But what if the base color is white? Some people may argue this, but based on definitions of what a tri-color Bully is, a white dog with tan points (even if these only show faintly) could be regarded as a tri-color.
How To Define The Color Of A Tri-Color Bully
Now that we’ve got the gist of what it takes for a Bully to be seen as a tri, we can go ahead and start naming some of those amazing colors and patterns. Let’s begin with the easy ones and work our way up.
Black Tri: black base coat, white markings and tan points.
Blue Tri: a silver-gray base coat, white markings and tan points.
Chocolate Tri: chocolate brown with white markings and tan points.
Lilac Tri: light gray with white markings and tan points.
Champagne Tri: most purists say that champagne-colored bullies can’t be tri-color because champagne and tan are really just different shades of the same color.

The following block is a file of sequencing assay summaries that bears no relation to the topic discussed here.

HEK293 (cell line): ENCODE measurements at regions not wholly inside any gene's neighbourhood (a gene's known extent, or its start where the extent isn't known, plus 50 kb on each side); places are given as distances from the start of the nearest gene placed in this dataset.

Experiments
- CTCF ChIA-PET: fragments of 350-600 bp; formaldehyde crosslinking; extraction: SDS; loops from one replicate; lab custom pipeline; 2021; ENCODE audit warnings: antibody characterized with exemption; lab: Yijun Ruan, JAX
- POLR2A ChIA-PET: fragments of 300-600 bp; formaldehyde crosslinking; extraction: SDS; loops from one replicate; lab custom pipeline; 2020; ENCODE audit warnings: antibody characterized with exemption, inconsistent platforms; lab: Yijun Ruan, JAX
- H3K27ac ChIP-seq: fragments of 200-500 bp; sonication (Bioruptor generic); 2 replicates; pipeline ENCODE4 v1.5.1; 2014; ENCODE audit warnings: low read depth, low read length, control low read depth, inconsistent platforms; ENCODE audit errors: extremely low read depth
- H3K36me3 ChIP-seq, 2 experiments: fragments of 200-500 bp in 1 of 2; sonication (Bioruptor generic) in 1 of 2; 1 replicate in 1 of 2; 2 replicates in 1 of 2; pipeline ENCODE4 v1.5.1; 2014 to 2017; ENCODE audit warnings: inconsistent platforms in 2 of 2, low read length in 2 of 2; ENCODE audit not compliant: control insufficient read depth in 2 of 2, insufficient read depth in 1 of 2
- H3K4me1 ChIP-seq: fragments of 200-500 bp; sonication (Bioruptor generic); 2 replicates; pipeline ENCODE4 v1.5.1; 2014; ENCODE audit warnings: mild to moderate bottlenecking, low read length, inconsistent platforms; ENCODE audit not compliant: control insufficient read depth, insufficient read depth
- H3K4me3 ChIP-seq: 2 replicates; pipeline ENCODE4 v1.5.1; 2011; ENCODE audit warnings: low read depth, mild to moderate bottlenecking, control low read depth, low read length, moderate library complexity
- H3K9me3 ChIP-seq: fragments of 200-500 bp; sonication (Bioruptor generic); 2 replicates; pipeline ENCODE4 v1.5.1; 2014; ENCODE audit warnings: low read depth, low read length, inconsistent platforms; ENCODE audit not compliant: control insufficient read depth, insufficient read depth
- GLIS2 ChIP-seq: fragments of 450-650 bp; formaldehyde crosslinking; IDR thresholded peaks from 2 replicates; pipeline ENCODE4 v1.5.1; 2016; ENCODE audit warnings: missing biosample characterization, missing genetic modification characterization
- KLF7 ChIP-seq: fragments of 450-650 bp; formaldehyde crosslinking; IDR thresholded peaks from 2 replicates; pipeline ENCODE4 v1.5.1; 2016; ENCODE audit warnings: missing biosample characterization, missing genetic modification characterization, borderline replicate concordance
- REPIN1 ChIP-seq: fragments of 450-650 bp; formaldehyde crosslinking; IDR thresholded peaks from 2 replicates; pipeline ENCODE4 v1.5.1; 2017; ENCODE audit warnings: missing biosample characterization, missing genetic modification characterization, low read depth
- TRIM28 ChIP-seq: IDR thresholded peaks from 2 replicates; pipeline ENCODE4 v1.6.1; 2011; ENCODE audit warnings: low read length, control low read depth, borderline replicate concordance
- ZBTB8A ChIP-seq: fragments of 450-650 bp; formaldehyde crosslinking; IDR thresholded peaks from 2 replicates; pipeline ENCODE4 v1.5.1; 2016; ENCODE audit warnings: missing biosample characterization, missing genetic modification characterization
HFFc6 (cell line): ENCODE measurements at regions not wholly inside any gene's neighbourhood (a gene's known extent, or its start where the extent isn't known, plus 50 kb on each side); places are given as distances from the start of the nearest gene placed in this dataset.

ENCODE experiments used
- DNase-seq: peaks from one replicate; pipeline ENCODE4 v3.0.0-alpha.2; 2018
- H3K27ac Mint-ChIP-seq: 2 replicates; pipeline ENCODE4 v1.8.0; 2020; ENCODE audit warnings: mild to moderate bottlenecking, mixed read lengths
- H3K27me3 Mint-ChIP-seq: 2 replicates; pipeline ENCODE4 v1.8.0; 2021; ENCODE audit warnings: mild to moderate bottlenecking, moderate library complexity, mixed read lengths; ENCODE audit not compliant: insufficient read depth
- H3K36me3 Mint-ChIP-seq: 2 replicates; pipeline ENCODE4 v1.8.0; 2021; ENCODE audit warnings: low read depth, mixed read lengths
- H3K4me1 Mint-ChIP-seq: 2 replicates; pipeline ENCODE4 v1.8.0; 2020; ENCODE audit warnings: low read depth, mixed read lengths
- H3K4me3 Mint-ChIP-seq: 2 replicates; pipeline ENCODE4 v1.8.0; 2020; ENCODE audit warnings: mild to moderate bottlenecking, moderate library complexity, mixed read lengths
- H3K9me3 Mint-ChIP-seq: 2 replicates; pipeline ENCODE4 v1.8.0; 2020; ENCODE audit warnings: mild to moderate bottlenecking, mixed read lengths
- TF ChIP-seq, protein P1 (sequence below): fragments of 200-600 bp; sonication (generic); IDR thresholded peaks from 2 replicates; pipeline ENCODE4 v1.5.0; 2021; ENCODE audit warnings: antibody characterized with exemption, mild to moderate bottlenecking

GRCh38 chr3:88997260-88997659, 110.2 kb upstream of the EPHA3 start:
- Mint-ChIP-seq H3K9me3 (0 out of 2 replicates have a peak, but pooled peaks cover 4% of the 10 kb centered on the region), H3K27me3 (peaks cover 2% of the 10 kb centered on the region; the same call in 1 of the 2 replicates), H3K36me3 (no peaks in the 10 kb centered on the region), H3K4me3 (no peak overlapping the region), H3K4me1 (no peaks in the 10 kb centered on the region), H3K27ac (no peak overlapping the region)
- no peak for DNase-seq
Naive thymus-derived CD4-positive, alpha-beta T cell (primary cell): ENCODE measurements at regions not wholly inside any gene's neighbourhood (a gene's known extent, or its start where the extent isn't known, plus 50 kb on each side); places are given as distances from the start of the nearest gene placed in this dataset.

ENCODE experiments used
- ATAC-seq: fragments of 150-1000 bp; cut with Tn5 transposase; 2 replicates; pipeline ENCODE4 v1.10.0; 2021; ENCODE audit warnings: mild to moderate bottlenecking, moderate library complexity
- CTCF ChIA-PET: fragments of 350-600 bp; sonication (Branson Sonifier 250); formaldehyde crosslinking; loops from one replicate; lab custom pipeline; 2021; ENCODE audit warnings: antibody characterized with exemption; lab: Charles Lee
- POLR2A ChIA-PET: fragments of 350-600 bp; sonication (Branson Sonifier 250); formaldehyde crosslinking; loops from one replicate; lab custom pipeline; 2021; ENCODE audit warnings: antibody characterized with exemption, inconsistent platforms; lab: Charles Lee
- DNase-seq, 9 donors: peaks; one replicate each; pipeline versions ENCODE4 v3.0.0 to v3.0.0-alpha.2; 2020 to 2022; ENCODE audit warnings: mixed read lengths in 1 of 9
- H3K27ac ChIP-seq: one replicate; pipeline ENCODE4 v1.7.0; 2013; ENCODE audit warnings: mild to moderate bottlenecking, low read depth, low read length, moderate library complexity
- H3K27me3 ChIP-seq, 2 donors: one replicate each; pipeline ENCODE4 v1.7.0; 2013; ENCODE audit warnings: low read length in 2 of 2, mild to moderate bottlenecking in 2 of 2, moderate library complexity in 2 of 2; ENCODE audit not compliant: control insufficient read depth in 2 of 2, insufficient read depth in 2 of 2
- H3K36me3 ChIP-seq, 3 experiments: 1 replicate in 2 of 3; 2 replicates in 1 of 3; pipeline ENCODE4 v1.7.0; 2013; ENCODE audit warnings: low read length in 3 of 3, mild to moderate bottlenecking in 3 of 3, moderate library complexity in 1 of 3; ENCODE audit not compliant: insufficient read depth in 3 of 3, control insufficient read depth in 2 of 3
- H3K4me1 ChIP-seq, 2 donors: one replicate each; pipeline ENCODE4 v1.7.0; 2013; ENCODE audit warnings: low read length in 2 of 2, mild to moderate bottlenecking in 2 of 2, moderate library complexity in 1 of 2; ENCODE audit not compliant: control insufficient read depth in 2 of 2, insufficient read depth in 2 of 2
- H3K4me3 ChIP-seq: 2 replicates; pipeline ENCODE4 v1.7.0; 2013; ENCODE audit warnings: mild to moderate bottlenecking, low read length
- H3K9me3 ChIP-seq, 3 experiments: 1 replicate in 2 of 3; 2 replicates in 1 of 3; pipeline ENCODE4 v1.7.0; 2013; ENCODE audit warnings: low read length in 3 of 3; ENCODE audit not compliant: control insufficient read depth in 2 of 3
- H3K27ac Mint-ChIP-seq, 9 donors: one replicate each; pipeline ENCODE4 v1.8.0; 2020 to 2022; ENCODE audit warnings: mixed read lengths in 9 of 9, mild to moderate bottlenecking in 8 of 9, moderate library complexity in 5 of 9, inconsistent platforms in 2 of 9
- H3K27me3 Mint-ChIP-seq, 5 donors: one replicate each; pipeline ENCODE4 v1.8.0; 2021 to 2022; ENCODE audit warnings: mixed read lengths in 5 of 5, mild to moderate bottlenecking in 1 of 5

But now we come to the patterns and things get a little more interesting, if only because some of the names are rather charming.
Creeping Tan: The tan points seem to grow in size and the base color seems to retreat over the course of time. This is a specific genetic mutation of the tan point gene.
Ghost Tan: The tan points are present but are less visible – even almost invisible. Sometimes, they consist of just a few tufts of tan hair on the areas where tan points usually occur.
Trindle: Tan points are present, and so is white, but the tan points are actually brindle markings: good news for fans of brindles who’d love to own a tri but also love brindling.